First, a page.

Marine viruses and microbes
Photos courtesy of Viral Ecology and Informatics Lab January 31, 2022
With UD’s research ship, team uses revolutionary technique to study oxygen-producing bacteria
If a person wanted to study gazelles in Africa, the last thing they would want to do is put a fence around them. For one thing, they wouldn’t be able to observe their natural behavior and, for another, the lions would have a field day.
According to University of Delaware Professor Eric Wommack, the same can be said for microbes in the ocean. Usually, when researchers study ocean microbes, they collect water samples in containers and bring the samples back to the lab. Just like fenced-in gazelles, this doesn’t allow them the chance to observe the microbes’ behavior in their natural habitat.
“If you take the water and you put it in a big container, you change it,” said Wommack, deputy dean of the College of Agriculture and Natural Resources (CANR) and professor of environmental microbiology. “There are actually protists, things that eat bacteria, and when you put everything in a bottle, the protists go crazy. It’s a real challenge to study processes in the ocean when you can’t watch the same environment over time.”
In an attempt to study microbes in their natural environment, co-chief scientists Wommack and Shawn Polson, an associate professor of computer and information sciences and director of the Bioinformatics Core Facility in the Center for Bioinformatics and Computational Biology (CBCB), led other members of the Viral Ecology and Informatics Lab (VEIL) in a National Science Foundation EPSCoR-funded (NSF grant no. 1736030) mission on the R/V Hugh R. Sharp, UD’s 146-foot ocean-going research vessel. They spent eight days at sea to conduct what is known as a Lagrangian Experiment, monitoring a single water mass over time. (Joseph-Louis Lagrange, who died in 1813, was an Italian-born French mathematician who excelled in all fields of analysis and number theory and analytical and celestial mechanics.)
Viral Ecology and Informatics Lab
The members of the VEIL involved in the experiment included Wommack; Polson; Barbra Ferrell, VEIL lab coordinator; Rachel Keown, doctoral student in biological sciences; Amanda Zahorik, doctoral student in biological sciences; and Amelia Harrison, VEIL technician and master’s degree graduate in marine biosciences. In addition, they were joined by Bruce Kingham, director of the UD Sequencing and Genotyping Center.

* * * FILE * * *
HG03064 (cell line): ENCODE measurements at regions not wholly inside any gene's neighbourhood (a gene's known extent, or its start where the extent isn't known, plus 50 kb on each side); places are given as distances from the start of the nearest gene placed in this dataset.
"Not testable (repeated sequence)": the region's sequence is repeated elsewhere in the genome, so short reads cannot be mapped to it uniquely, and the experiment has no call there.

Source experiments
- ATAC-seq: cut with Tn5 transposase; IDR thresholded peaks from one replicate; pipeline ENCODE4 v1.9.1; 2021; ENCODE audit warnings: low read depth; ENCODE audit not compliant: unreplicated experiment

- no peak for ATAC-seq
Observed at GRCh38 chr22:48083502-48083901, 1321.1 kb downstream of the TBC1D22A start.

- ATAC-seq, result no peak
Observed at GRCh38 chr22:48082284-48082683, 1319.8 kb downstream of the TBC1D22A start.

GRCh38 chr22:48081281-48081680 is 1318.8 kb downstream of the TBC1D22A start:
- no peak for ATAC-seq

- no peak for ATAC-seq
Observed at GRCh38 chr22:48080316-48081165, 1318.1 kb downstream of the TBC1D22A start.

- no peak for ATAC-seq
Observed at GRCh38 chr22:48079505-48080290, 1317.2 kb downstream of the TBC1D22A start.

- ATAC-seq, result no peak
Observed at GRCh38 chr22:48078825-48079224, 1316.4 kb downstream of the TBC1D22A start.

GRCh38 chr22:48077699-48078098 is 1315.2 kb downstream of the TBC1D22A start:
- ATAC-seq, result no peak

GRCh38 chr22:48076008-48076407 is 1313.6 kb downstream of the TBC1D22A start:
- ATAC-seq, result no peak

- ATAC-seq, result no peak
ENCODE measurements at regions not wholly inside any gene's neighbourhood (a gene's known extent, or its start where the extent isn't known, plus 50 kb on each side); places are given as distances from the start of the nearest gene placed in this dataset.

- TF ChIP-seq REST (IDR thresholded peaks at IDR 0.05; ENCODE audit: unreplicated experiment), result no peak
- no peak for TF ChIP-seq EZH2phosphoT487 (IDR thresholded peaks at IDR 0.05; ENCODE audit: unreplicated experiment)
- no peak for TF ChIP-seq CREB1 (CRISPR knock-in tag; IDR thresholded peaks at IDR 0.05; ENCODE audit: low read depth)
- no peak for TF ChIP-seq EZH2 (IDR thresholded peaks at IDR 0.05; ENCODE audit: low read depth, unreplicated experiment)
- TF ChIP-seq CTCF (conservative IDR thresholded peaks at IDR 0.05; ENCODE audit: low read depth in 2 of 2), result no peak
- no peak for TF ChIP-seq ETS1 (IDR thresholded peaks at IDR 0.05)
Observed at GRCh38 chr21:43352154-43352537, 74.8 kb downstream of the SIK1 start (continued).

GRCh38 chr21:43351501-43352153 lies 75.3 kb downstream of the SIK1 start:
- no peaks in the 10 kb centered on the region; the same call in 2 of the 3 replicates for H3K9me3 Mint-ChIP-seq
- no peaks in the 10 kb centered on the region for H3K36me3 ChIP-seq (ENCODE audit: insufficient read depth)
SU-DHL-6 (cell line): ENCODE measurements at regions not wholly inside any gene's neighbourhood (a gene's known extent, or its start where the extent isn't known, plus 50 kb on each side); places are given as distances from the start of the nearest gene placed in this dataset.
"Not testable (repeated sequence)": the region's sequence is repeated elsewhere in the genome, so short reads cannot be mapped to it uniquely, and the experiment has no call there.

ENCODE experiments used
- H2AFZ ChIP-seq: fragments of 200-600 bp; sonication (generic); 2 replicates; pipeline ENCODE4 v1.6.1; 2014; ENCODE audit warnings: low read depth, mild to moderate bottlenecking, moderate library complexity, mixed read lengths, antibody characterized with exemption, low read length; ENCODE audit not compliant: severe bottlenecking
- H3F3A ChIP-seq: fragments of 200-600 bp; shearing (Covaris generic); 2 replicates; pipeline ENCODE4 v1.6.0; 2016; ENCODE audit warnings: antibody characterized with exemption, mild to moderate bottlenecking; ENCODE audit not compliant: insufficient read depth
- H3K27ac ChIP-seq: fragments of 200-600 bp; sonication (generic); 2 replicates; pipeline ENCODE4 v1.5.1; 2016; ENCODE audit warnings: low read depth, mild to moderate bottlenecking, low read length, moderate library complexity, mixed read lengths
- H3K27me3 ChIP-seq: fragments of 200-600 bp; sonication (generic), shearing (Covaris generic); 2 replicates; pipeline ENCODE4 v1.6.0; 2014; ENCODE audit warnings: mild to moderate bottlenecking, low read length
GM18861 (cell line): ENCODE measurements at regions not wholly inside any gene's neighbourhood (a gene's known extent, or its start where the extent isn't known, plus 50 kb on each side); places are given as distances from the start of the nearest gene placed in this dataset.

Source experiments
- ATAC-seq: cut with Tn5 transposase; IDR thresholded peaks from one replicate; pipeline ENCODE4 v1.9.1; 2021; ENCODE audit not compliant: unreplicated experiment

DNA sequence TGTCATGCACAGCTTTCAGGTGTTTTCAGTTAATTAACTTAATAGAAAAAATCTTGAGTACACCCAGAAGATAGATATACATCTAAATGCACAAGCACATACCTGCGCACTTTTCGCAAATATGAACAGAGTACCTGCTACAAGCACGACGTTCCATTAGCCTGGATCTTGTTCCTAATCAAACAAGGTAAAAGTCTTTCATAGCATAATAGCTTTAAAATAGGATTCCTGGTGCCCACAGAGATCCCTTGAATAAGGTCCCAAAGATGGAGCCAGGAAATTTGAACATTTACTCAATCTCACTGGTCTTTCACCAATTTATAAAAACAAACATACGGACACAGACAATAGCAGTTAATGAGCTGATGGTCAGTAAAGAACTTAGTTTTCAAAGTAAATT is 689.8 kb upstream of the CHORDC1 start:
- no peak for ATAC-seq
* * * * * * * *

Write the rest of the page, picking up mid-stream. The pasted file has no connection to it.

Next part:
During their time on the Sharp, they monitored a single water mass and sampled the viral and bacterial host populations found in that water mass. In doing this, they looked to determine how virus and bacteria populations interact, by observing which groups became more or less abundant and how quickly those changes occurred.
They were specifically interested in looking at two photosynthetic bacteria that are abundant in the world’s oceans and key players in the world’s carbon cycle.
Known as Prochlorococcus (PRO) and Synechococcus (SYN), these two photosynthetic bacteria are responsible for the production of roughly 25% of the oxygen on earth that exists in the atmosphere. While PRO tends to be dominant in the deepest parts of the ocean, SYN tends to be dominant closer to the shore.
Because they provide 25% of atmospheric oxygen, they are important players in the global carbon cycle and many other nutrient cycles so anything that impacts the ecology of the two groups of organisms — such as the viruses — has an impact on these nutrient cycles.
Viruses and microbes in the ocean
The lab worked with MetOcean Telematics, a company that develops and manufactures state-of-the-art data acquisition equipment. Their current-monitoring buoys are typically used for remote oceanographic and meteorological research, but the buoy was also ideal for VEIL’s Lagrangian Experiment. The buoy was equipped with Iridium satellite telemetry, GPS and a holey sock drogue, a type of sea anchor, that stayed 15 meters down in the water. As long as the researchers followed the buoy, they knew they would be sampling the same water.
Usually, when research like this is conducted, researchers will go to the same spot in the ocean over time. When they do that, however, they are not sampling the same water because currents are constantly moving water around the ocean. In addition, viruses are produced and disappear quickly so by sampling one spot and not following the same patch of water, means that changes in viral communities could simply be a result of water movement and not changes in viral-host interactions.